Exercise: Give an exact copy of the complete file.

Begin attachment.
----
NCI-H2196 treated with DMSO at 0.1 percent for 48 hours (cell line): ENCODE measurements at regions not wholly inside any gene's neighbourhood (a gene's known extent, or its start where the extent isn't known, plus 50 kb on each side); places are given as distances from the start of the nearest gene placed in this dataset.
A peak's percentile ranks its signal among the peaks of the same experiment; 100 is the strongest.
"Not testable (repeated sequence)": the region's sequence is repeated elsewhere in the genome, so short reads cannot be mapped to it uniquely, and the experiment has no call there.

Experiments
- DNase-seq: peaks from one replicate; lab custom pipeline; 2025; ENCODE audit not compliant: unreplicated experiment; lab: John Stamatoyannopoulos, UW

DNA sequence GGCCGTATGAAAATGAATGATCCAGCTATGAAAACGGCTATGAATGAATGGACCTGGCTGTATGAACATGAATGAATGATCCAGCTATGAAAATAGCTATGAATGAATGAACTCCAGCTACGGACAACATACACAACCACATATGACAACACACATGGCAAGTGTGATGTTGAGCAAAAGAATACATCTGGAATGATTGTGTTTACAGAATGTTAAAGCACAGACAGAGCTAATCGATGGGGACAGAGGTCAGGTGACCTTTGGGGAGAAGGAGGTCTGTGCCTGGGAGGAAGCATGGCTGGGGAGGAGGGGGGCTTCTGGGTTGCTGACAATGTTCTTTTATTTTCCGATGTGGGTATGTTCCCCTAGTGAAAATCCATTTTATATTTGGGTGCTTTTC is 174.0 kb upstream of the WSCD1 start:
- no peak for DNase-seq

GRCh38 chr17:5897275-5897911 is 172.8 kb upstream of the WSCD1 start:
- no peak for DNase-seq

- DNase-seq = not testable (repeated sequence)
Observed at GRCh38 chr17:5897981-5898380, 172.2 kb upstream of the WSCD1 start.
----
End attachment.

NCI-H2196 treated with DMSO at 0.1 percent for 48 hours (cell line): ENCODE measurements at regions not wholly inside any gene's neighbourhood (a gene's known extent, or its start where the extent isn't known, plus 50 kb on each side); places are given as distances from the start of the nearest gene placed in this dataset.
A peak's percentile ranks its signal among the peaks of the same experiment; 100 is the strongest.
"Not testable (repeated sequence)": the region's sequence is repeated elsewhere in the genome, so short reads cannot be mapped to it uniquely, and the experiment has no call there.

Experiments
- DNase-seq: peaks from one replicate; lab custom pipeline; 2025; ENCODE audit not compliant: unreplicated experiment; lab: John Stamatoyannopoulos, UW

DNA sequence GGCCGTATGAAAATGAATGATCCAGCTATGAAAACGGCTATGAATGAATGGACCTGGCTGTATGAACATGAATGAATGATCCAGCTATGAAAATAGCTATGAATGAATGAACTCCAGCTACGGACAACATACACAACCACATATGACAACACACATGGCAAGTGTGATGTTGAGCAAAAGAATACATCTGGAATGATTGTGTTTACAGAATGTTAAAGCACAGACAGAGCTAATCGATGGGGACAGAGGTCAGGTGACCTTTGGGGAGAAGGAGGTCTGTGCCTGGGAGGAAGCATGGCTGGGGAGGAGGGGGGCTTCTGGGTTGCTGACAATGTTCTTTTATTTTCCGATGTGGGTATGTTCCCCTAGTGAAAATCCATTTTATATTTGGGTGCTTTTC is 174.0 kb upstream of the WSCD1 start:
- no peak for DNase-seq

GRCh38 chr17:5897275-5897911 is 172.8 kb upstream of the WSCD1 start:
- no peak for DNase-seq

- DNase-seq = not testable (repeated sequence)
Observed at GRCh38 chr17:5897981-5898380, 172.2 kb upstream of the WSCD1 start.